and many persons called upon me to satisfy themselves of
my honesty and sincerity. Two years later a pamphlet of
sixty-four pages was prepared. In this I obviated some
of the apparent incredibilities by giving more at length
the circumstances which led to my misfortunes. Still,


many people labored under the impression that the picture
was overdrawn. But it seemed much more reasonable
than the first effort, and was so favorably received that
I was importuned to give a still fuller account in the
GOLDEN CENSER. I carefully revised and gave a much
more extended history. This met with such general ap-
proval, and seemed to speak to the hearts of so many peo-
ple, that long before it was concluded, I was again urged
to give it in a more connected and permanent shape.
However, even now, I hear of expressions such as these!
" It is a remarkable history, if true" To remove all
doubts from the minds of the credulous, I cannot hope to
do, but it shall be my purpose to so enlarge upon all these
points which seemed to have called forth such expressions,
as to make this narrative reasonable to a reasonable mind.
The picture is a dark one in very many respects, and I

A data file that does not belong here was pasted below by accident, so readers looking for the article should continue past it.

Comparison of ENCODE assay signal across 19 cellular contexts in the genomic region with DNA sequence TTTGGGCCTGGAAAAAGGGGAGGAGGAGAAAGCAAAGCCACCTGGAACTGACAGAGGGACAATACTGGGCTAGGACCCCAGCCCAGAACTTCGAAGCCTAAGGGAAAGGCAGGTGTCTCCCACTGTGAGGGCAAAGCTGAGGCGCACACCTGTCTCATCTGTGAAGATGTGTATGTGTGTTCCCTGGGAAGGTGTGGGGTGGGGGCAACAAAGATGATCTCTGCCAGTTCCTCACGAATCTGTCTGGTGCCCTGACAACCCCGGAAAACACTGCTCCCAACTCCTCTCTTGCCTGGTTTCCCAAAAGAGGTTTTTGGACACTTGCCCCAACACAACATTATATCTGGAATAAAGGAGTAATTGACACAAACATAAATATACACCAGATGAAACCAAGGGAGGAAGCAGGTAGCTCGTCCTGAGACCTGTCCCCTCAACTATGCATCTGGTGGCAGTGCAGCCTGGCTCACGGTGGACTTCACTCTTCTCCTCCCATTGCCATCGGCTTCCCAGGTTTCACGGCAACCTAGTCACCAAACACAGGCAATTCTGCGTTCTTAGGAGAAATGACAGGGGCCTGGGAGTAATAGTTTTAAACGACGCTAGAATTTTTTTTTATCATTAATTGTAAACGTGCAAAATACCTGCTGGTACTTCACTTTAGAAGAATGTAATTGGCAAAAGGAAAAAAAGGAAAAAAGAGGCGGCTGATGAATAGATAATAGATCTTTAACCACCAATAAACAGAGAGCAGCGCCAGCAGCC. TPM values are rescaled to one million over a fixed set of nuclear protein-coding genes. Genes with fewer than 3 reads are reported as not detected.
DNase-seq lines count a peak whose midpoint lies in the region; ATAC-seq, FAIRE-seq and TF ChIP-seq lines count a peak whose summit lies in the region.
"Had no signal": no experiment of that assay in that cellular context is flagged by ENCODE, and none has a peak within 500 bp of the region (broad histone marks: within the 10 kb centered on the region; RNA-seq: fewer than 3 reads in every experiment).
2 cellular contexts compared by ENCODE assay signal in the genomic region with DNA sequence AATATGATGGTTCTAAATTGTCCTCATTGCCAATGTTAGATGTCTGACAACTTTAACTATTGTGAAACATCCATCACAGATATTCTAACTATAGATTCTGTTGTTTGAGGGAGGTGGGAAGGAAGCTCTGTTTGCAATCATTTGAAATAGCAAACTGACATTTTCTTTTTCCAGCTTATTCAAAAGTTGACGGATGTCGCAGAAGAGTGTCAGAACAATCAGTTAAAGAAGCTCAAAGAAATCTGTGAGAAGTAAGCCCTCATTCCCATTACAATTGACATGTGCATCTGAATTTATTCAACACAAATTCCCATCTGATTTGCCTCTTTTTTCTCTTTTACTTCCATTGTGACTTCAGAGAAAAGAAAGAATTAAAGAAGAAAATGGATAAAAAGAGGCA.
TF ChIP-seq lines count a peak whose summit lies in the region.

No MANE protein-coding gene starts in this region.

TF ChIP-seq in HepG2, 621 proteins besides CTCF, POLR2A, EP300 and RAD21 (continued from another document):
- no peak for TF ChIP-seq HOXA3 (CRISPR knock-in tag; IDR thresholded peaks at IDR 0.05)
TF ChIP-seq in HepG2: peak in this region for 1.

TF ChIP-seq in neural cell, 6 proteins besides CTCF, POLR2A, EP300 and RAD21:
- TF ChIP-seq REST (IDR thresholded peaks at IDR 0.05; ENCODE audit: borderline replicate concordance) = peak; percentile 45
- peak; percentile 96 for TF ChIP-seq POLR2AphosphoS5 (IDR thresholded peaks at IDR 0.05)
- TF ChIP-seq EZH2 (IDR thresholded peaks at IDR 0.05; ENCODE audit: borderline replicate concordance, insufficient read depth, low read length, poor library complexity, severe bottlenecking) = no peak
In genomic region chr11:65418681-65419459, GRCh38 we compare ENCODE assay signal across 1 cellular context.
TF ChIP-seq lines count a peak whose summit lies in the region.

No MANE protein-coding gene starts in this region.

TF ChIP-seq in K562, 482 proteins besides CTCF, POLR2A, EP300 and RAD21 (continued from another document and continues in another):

shall faithful!} 7 give it just as it is.

It has ever been my aim and steadfast purpose to seek
that wisdom which cometh down from heaven, and which
raises the heart above the adulations of men or the ap-
plause of popular opinion, and which outweighs them all.
It is one thing to write the biography of some great hero,
philosopher or divine, and another to narrate the events of
a struggling life, hence the more do I shrink from this
task when I reflect that the narrative which I am about to
write is that of a worse than orphan boy poor ignorant
in a strange country discarded and buffeted. It is alao
an acknowledged fact, attested by all who have experienced
the stern reality, that the majority of mankind do not sym-
pathize with the unfortunate, the fallen, the suffering.
Those who have all heart can wish are little prepared to
enter into the feelings of the life struggles of a poor, home-
less wanderer in a cold, selfish, sinful world.

In this, as indeed in all my efforts, I make no preten-
tions to literary merits, and humbly trust this candid


avowal will, in a measure at least, disarm criticism. This
indeed is only a

" Short and simple annal of the poor,"

and if the perusal of this narrative should cheer some faint-
ing, aching, sorrowing heart on the world's thorny high-
way, and lead him to an acknowledgment of the God who
has guided my footsteps, I shall feel more than repaid for
my efforts. Truth, and nothing but the truth, must con-
stitute the merit of this sketch, if indeed it possess any
merit at all; and many who may read these lines know
that real life often furnishes stranger stories than romance
ever dreamed of; and that facts are frequently more start-
ling than fiction.

I further state as I advance in the history under consid-
eration, that I shall speak of things pleasant and painful.